I just caught the tail end of an HBO documentary called “Hard Times:lost on long island” which followed four familiis as they struggle with the downturn in the US economy. I must say it brought back some troublesome memories.
I remember well being unemployed for several years, wondering where the money for food was going to come from, battling depression, not knowing how to change things…all while battling a broken body to boot. It was not a good time.
A few years ago, a friend recommended a book called “Who moved my cheese?” by Spencer Johnson and I kept thinking about how these families really needed to read it. The book talks about 4 mice who always take the same path through a maze to the awaiting cheese. One day the cheese isn’t there, and the mice have to deal with the fact. One of the mice, just continues to return to the same spot, day after day…he can’t think of anything else to do, it’s what he’s always done…and that was the story of these families.
They had been conditioned from birth to “get a job”, when they were terminated, they continued to try to “get a job”, by definition, full time employment, in their field, with a big corporation, they didn’t know anything else. True, they did have to face issues like ageism, and being “overqualified” to work at Home Depot (though, I think it was arrogant of the business guy to assume Home Depot employees aren’t knowledgable (maybe he really was “under qualified”), but they did seem to be stuck in a rut.
None of the people seemed to make a significant change in their lifestyle. The chiropractor just continued business as usual when cliental decreased by 25%, sure they tried to refinance, but that’s just juggling debt. In the same country which allows Extreme Couponing (something not possible in Canada to the same extent), these people went to church hampers.
Being a documentary, there was probably some heavy editing to tell the story the producers wanted, so I have no idea how people with six figure incomes became bankrupt within 2 years, but my guess would be they continued to live as they had…looking for the cheese to return. They probably had no idea of other ways to make money, and never had made money any other way. The film had plenty of mob scenes of people demanding jobs from the government…but the cheese was still gone.
Getting back to the Who moved my cheese? book, the story also told the tale of a different mouse, who eventually began to explore the maze (it actually tells the story of 4 mice, but two quickly leave and are never heard from again). Sometimes this mouse found some cheese, sometimes he didn’t, but eventually he does discover a new, better source.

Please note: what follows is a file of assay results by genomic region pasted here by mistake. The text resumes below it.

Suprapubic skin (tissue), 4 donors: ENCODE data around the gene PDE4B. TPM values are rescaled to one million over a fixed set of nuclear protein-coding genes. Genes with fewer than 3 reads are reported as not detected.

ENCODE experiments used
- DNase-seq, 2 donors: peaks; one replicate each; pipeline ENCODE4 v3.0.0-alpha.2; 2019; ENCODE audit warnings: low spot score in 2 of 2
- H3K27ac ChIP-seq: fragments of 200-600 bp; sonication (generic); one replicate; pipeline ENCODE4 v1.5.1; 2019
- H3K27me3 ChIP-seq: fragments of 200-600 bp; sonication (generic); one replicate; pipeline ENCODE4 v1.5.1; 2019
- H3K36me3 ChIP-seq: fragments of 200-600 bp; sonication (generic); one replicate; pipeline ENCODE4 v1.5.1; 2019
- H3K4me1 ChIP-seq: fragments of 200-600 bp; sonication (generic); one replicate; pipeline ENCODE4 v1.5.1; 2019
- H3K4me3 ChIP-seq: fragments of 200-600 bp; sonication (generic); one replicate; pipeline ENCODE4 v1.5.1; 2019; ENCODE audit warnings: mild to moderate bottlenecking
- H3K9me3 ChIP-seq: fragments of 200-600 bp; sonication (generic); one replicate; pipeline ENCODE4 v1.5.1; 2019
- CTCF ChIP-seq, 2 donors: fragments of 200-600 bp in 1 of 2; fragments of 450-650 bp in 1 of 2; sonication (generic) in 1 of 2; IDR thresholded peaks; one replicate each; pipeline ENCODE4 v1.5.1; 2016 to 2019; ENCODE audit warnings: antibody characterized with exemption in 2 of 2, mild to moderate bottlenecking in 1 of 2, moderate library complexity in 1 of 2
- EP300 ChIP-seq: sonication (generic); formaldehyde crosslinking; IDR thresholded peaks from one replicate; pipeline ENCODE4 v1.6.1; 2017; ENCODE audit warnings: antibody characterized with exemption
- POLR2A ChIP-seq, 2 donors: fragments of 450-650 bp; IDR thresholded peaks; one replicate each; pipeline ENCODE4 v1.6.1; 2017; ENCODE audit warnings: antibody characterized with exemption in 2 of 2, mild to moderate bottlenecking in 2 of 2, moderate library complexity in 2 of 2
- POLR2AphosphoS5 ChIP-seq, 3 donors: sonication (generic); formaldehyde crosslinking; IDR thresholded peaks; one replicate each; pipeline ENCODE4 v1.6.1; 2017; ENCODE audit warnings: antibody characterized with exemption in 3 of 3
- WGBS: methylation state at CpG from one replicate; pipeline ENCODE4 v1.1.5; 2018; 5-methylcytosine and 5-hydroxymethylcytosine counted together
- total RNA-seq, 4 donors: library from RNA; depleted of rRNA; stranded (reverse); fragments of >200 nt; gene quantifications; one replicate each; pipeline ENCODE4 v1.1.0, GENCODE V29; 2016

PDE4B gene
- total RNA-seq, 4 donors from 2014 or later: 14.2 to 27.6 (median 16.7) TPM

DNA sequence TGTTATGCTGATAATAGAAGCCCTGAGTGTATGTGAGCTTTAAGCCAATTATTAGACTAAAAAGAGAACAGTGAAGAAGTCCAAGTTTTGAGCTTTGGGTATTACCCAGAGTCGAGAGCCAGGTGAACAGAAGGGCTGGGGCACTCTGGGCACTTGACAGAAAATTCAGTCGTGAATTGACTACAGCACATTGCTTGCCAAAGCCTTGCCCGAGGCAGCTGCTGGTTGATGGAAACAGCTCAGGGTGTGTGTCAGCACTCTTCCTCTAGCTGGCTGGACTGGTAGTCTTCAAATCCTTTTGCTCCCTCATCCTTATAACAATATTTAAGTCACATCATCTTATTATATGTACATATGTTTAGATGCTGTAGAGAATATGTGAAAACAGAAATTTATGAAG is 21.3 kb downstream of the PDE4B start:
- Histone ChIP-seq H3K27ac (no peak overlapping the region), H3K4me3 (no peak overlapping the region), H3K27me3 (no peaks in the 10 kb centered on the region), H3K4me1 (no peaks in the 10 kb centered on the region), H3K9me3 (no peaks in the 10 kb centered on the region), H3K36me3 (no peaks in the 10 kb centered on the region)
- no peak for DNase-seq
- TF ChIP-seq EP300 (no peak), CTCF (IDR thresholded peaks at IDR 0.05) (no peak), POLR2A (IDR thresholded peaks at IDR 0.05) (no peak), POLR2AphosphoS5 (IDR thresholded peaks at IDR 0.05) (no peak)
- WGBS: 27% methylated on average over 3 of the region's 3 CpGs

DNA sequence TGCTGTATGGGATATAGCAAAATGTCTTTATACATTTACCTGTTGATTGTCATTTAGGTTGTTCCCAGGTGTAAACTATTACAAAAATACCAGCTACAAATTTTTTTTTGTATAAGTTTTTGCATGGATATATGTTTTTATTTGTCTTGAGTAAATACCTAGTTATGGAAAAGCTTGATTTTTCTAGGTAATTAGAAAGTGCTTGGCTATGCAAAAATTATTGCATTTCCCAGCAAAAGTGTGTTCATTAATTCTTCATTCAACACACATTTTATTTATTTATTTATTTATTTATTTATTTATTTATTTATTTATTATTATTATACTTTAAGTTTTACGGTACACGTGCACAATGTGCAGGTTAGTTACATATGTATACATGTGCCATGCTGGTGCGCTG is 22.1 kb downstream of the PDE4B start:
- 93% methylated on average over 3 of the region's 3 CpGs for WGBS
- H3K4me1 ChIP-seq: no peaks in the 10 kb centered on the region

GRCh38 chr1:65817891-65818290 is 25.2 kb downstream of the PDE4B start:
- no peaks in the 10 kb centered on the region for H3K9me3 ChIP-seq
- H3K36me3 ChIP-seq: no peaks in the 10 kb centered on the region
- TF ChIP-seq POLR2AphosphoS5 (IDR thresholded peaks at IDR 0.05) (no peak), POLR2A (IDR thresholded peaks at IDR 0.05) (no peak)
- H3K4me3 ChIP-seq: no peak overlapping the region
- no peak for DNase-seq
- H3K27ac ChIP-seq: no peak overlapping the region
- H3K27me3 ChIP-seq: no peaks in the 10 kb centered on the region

This, unknowingly, was the path I wound up taking when I ran into the same situation. I wanted to work, but I couldn’t. I wanted my business to continue as it had, but it couldn’t. I went into depression, just like the people in the documentary…the difference was, I explored other paths in the maze.
I went against conventional wisdom and, shortly after getting into the accident, but while my credit was still good, I bought another rental property putting my family into another large debt. I took some of our meagre savings and invested them in some stocks I thought would do well. I looked at ways my, and my wife’s businesses would have to change… I was learning to swim by jumping in the deep end of the lake, with no room for error. I needed to learn quickly, and not make mistakes.
It wasn’t easy, not everything worked out as expected, but I never stood still. I kept on top of things, making adjustments to the plan as required, trying to fight the fires as best as I could short term, always with an eye to the long term. There were many sleepless nights. Many days of self doubt. Many changes to our lifestyle.
It was the constant looking that eventually tried things around. A small success in a completely unrelated business (making candy for a farmer’s market) was the crack in the dam that was holding me back. Water erodes. The small crack, soon began to open up to a trickle of success. I took a contract job I didn’t want to do, but it helped. Eventually, those long term investments I had made early on (I don’t believe in get rich quick, never have, I believe in low risk which, unfortunately, usually requires lots of time) paid out better than expected and that other rental saved our house for us.
I truly feel sorry for what these people are going through, I’ve been there. The problem is they don’t know what to do, and I didn’t either. I was lucky, my instincts took me down the right path…for these people, they need to read the book and realize that the cheese is gone, and they need to keep moving…even if it goes in odd directions. There is no guarantee that they will find the cheese, we don’t know what happened to two of the mice, but I doubt the cheese will return in America. They need to keep moving, trust in themselves, and make adjustments on the fly.
There is nothing new in this documentary, nor is it an American problem, ask the Newfoundland fishermen. The difference may be reading blogs like this and books like Who moved my cheese? Neither will change anything for you directly, but it may show you you aren’t alone, and point you in the right direction. No one knows the path in your maze, each one is different, but if you change and adapt you may find the way.
Lesson: The game has changed, if you don’t adapt, you’ll probably die. They took the cheese and it probably won’t be back.